Celebrating Chanel’s Timeless Accessories

Lindsay Judge   |   12-03-2021

Over the decades, Chanel’s handbags have become icons in their own right, an instantly recognisable symbol of style, a piece of history that will last for generations, and in many cases an investment piece that will long outlive its owner. The House’s iconic handbags represent style, sophistication and expert savoir-faire, instantly recognisable for their timelessness. While everyone surely knows the name, yet most will recognise the elegant quilting or the unique chain, or even the iconic Chanel “CC” clasp.


Catherine Deneuve and Johnny Hallyday, Premiere of the film Les Parisiennes in 1962¸ DEPARDON DALMAS SIPA


Two of the most iconic designs the Chanel 2.55 and the 11.12 have been reinvented time and time again. Season after season, generation after generation, women of all ages are captured by the feelings evoked by purchasing a Chanel handbag. These two styles in particular have become icons, the quintessence of dreams, history and symbols of meticulous luxury, fashioned step by step.


Jeanne Moreau wearing a suit and the 2.55 bag at Rome airport in 1961 ¸ Keystone France


As she did with many of her designs, Gabrielle Chanel created the 2.55 bag because she needed it for herself. Always seeking innovative ways inspired by her own daily life, Gabrielle liked the ease and freedom of movement from a strap bag or a pair of binoculars that she would wear around her neck at the races; leaving her hands free to slip in her pockets or do whatever she might please.


Mademoiselle Chanel by Mike de Dulmen ¸ CHANEL All rights reserved


In 1955 (the date that inspired the name of the 2.55), the designer imagined a bag of timeless beauty. Perfectly designed inside out, this bag could be carried on the shoulder using a chain made of flat metal links – a nod to the chain that Mademoiselle added to the hem of her suit jackets to ensure a perfect drop). Unique for its time, the 2.55 not only freed up the hands but also harmoniously followed every movement of the body. On the outside, lambskin, jersey and silk were over-stitched with “diamond” quilting in rhombus shapes to give it body, volume and bearing. The quilting was inspired by the equestrian world that Gabrielle Chanel loved so much, especially the jackets worn by the grooms at the races.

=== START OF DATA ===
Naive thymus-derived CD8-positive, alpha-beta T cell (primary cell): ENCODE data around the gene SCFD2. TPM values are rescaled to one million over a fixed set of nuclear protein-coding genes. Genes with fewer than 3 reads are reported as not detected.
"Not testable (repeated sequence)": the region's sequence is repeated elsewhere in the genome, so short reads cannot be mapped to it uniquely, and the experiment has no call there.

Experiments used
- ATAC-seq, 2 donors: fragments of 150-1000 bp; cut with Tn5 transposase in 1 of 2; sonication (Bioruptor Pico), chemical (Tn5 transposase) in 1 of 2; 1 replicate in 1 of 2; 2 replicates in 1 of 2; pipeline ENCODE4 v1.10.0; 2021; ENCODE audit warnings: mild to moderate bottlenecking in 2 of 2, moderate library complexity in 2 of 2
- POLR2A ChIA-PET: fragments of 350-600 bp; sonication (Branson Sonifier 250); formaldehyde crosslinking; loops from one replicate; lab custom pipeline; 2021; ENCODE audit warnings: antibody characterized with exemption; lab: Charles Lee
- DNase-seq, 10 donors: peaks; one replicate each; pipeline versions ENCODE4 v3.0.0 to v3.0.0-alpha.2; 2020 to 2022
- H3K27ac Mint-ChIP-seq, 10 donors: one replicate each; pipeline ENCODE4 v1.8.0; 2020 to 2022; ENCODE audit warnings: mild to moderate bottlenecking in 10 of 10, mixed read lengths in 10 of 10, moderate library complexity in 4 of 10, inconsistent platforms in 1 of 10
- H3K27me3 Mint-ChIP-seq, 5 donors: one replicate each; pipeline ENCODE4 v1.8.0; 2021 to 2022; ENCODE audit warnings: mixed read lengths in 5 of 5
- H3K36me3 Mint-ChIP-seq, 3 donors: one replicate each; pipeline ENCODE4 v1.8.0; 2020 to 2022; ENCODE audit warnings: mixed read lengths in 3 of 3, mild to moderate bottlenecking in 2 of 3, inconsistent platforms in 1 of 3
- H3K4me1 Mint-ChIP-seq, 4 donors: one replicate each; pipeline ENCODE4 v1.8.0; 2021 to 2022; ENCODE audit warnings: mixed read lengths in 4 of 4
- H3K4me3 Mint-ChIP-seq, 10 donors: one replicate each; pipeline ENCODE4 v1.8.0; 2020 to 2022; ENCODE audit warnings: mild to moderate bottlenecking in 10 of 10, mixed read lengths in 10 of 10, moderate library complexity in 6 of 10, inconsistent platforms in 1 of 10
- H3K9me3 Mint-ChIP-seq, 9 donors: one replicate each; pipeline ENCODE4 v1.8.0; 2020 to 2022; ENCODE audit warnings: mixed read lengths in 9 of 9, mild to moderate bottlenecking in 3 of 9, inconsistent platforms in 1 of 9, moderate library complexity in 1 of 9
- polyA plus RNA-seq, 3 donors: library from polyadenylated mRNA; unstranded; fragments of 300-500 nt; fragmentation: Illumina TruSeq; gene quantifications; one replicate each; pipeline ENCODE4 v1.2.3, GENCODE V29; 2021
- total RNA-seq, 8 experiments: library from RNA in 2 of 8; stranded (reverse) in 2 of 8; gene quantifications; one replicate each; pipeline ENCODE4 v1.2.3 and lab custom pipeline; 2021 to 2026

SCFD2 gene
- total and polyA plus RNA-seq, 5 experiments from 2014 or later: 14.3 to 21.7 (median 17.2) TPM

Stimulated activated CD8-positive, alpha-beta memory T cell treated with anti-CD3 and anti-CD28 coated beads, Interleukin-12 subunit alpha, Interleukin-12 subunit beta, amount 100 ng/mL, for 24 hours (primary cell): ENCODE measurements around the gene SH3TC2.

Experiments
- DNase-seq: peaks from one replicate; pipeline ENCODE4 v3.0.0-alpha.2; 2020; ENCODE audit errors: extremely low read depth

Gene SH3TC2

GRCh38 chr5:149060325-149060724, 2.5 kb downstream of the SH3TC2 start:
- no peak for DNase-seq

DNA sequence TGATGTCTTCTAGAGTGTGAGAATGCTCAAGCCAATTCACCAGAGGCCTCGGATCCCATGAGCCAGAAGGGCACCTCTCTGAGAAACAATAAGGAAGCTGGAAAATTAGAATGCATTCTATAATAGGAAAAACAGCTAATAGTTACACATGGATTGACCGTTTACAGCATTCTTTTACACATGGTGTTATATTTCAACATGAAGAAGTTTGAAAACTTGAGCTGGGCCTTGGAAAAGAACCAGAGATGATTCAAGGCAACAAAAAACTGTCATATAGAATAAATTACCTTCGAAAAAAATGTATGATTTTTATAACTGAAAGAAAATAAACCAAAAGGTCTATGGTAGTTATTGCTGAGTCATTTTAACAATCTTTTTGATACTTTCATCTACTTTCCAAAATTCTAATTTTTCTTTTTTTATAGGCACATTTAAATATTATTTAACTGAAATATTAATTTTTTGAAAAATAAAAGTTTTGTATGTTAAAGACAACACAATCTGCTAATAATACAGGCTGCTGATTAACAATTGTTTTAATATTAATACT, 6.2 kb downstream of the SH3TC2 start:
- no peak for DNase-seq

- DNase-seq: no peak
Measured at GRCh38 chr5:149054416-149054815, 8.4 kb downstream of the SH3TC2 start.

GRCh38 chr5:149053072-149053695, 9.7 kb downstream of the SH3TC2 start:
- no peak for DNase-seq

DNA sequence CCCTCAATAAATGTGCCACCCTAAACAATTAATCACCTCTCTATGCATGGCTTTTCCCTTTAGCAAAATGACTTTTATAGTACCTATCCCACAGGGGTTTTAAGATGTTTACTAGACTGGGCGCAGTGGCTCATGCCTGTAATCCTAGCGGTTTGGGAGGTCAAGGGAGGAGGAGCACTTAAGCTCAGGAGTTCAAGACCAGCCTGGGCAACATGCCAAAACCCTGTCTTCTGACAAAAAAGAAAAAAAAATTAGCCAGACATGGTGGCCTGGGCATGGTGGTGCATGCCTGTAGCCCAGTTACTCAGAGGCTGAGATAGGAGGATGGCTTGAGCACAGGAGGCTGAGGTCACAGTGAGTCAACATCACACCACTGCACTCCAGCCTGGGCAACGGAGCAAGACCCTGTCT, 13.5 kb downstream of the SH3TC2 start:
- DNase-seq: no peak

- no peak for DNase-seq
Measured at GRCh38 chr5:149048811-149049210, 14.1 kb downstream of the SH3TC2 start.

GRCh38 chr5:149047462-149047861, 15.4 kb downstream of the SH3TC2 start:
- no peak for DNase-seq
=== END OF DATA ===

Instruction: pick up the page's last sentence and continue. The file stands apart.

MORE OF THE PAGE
Today, the design of the 2.55 still follows the original dictated by Gabrielle in 1955. Seven pockets are strategically placed around the bag. The first, at the back, is rounded like the “MonaLisa’s smile”, hence its nickname. The six others were placed inside the bag: gusseted pockets for Gabrielle’s visiting cards and powder compact, a pocket case specifically designed for a lipstick, a zipped pocket called the “secret”, and two large pockets for letters.



Its garnet leather lining makes it easier to find objects against the bright colour. The double C is over-stitched on the inside of the flap. The final detail is a rectangular tourniquet clasp known as the “Mademoiselle”, which was joined, several years later, by a second clasp, the double C, equally legendary and that ultimately led to the creation of another bag the House calls the 11.12.



Every season the iconic bags are reinvented under the House’s Creative Director. The original materials are now joined by aged or grained calfskin, tweed, as well as precious embroidery by CHANEL’s Maisons d’art, Lesage or Montex, denim, patent leather and velvet. Chevron quilting has been added to the original diamond quilting. Timeless yet still completely relevant today this iconic bag features many of the same key elements as it did over sixty years ago.